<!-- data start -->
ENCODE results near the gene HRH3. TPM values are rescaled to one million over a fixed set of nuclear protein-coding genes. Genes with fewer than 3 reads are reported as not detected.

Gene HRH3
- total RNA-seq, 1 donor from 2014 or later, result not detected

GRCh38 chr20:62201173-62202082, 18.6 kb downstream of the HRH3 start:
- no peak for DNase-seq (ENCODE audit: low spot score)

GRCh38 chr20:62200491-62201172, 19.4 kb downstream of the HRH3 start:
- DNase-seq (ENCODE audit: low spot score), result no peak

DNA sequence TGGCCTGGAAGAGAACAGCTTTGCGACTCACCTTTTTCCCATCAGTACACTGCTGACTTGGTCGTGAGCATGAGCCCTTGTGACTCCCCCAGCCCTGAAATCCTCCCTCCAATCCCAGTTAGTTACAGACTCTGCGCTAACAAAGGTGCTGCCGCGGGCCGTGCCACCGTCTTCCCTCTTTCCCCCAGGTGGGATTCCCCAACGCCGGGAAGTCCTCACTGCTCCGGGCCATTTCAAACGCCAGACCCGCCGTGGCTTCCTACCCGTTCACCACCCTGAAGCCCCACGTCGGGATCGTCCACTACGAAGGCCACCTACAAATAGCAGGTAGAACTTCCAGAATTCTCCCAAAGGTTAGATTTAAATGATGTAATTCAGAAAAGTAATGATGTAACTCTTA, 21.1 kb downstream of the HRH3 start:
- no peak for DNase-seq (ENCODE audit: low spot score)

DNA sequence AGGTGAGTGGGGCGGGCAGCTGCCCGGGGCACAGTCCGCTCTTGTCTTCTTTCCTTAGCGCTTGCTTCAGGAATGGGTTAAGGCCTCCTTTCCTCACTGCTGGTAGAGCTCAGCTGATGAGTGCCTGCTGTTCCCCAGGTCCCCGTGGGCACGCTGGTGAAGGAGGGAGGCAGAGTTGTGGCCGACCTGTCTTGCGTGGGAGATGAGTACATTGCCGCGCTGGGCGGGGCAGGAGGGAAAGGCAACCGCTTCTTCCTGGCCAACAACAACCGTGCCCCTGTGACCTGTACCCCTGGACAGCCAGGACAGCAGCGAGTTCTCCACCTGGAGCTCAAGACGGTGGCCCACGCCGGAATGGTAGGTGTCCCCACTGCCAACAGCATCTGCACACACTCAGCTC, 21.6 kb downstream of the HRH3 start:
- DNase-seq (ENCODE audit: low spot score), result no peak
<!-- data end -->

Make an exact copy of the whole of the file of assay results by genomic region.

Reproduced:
ENCODE results near the gene HRH3. TPM values are rescaled to one million over a fixed set of nuclear protein-coding genes. Genes with fewer than 3 reads are reported as not detected.

Gene HRH3
- total RNA-seq, 1 donor from 2014 or later, result not detected

GRCh38 chr20:62201173-62202082, 18.6 kb downstream of the HRH3 start:
- no peak for DNase-seq (ENCODE audit: low spot score)

GRCh38 chr20:62200491-62201172, 19.4 kb downstream of the HRH3 start:
- DNase-seq (ENCODE audit: low spot score), result no peak

DNA sequence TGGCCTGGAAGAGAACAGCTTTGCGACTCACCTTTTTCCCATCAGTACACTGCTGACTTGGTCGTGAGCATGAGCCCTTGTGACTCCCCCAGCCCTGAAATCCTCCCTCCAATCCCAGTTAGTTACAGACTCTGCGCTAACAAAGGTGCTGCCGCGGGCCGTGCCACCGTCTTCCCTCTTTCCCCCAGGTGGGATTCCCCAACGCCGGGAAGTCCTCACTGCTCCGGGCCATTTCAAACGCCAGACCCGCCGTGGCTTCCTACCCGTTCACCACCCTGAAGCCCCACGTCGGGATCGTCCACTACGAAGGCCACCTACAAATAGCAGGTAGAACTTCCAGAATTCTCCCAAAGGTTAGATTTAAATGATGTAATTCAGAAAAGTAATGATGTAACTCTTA, 21.1 kb downstream of the HRH3 start:
- no peak for DNase-seq (ENCODE audit: low spot score)

DNA sequence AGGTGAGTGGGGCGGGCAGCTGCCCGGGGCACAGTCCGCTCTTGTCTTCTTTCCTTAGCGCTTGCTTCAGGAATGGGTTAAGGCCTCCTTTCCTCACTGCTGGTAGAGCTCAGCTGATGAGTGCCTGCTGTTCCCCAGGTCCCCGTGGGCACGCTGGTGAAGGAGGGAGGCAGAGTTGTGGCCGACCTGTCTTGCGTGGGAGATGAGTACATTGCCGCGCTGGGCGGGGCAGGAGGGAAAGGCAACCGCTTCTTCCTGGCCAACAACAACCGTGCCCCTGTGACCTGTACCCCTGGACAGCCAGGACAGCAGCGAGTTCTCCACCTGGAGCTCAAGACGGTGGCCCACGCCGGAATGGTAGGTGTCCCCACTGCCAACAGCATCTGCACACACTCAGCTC, 21.6 kb downstream of the HRH3 start:
- DNase-seq (ENCODE audit: low spot score), result no peak